Lipless crankbaits are great for hopping along bottom or fishing in or around grass.
How to Fish a Crankbait
Like other power fishing lures, crankbaits are fished fast to cover a lot of water. Because crankbaits take some time to get to their designed depth you want to be able to cast as far as possible so the bait spends as much time as possible at your desired depth. It is also a good idea to reel faster at first to help get the bait down quickly. When fishing a crankbait keeping your rod tip low can help get a bit of extra depth.
A basic, steady retrieve will catch fish but adding in some slight modifications can increase your productivity. When fishing around cover try slowing or pausing the bait for a second giving inactive bass a chance to strike. In open water you can try a stop and go retrieve. The key to crankbait fishing is locating bass then paying attention to what is causing triggering the strike. Some days it will be a fast steady retrieve others might be a stop and go. If you can manage to find the pattern then you are in for a good day on the water.
Upgrading Crankbait Hooks
The hooks that come stock on most crankbaits are pretty bad and should be replaced. When replacing treble hooks make sure you put them on the correct way. The front treble should be attached so that one hook is facing the front of the bait and the other two can fold up flush with the bait. The back hook should be opposite so that the two hooks are facing the front and the last hook facing the back. This will help prevent snags and increase hookup ratio.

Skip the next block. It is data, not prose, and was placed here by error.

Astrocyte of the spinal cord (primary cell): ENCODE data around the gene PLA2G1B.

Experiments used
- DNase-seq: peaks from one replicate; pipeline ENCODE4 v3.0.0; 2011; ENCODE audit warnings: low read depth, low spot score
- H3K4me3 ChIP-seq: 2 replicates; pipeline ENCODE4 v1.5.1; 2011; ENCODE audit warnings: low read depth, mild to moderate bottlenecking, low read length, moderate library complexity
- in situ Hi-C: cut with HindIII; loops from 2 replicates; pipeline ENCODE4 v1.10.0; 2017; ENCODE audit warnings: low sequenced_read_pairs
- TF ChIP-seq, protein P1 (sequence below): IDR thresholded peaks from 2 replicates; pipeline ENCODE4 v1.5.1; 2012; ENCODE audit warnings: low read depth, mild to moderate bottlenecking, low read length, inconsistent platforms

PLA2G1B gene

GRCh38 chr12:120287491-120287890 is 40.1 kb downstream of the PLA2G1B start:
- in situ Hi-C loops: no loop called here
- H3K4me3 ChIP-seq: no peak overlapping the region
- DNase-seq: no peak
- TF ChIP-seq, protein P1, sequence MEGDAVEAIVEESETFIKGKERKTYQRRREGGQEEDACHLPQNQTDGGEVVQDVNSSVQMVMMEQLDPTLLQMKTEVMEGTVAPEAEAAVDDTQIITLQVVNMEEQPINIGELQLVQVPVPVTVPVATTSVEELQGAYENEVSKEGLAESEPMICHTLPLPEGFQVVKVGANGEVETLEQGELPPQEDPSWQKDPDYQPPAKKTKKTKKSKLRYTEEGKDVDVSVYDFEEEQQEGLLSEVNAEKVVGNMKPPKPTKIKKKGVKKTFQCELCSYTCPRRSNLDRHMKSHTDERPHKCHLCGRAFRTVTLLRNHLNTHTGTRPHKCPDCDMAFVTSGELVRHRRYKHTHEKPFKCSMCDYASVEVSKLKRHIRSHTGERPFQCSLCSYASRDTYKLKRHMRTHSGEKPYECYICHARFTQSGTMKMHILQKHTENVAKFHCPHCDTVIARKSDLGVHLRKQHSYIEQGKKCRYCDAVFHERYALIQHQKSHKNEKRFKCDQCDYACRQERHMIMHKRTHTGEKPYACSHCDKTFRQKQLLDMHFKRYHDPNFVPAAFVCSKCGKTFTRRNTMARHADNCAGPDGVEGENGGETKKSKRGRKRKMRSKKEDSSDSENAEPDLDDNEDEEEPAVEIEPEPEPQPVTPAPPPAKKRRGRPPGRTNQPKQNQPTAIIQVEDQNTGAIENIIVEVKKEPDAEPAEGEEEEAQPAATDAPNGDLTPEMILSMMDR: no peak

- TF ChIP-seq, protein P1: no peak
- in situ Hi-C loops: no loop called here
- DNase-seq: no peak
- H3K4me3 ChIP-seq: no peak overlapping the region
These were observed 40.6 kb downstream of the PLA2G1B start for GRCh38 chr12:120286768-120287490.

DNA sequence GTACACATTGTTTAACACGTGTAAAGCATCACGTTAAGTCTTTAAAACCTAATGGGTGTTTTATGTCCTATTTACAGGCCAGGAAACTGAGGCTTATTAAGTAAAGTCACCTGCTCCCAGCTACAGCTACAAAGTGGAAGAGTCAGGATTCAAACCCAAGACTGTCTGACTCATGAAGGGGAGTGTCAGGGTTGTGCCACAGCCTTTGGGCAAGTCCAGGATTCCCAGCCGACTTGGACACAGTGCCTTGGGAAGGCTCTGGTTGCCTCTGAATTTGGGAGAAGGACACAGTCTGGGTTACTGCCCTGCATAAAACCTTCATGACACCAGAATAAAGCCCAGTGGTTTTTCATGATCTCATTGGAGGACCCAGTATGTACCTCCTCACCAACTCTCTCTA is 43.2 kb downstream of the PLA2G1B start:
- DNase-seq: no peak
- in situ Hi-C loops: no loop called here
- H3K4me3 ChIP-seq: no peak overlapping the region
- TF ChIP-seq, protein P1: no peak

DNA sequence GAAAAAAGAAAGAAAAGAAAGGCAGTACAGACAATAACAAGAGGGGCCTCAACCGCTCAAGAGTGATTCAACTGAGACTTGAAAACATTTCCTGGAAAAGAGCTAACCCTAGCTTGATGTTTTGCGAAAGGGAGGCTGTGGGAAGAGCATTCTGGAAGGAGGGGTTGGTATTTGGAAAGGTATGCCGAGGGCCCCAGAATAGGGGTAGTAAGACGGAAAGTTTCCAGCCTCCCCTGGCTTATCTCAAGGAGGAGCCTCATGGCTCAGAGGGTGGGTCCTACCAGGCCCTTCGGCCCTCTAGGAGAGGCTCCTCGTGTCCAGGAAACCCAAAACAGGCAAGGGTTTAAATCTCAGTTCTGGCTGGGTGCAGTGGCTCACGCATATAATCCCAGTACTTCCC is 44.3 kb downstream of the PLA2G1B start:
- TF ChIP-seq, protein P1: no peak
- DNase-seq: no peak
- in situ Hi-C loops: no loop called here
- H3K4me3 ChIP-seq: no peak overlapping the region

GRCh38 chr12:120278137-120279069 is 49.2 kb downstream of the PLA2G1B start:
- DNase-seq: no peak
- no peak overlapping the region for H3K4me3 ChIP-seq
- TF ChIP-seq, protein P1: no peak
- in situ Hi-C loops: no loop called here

I like to use a red hook as the front hook of my crankbaits. Red hooks won’t get you more bites but it does help where the bass will hit the bait. As bass approach a bait they are looking for a place to strike and having a red hook gives them that last second target. Having the bass hit the front hook will give you a better chance of getting the second hook into them as they fight. Hooking a fish by the back hook leaves the bait out in front of them and makes it much easier for them to throw the bait.
Maintaining and Fine Tuning Crankbaits
After deflecting crankbaits off rock and hardcover for a couple seasons you will inevitably run into a bait that doesn’t track straight anymore. You can re-balance your crankbait by adjusting the eyelet that you tie onto.
If your bait tracks to the right, you need to bend the eyelet slightly to the left. If your bait tracks to the left, you need to bend the eyelet slightly to the right. You can use pliers to adjust the eyelet.
Make small adjustments and test to determine if more adjustments are needed.
How to Fix Crankbaits That Swim Sideways
- Lay your pliers flat along the bill and clamp down on the eyelet
- Bend the eyelet in the opposite direction that the bait had been turning
- Make very small adjustments at a time and test after each to reevaluate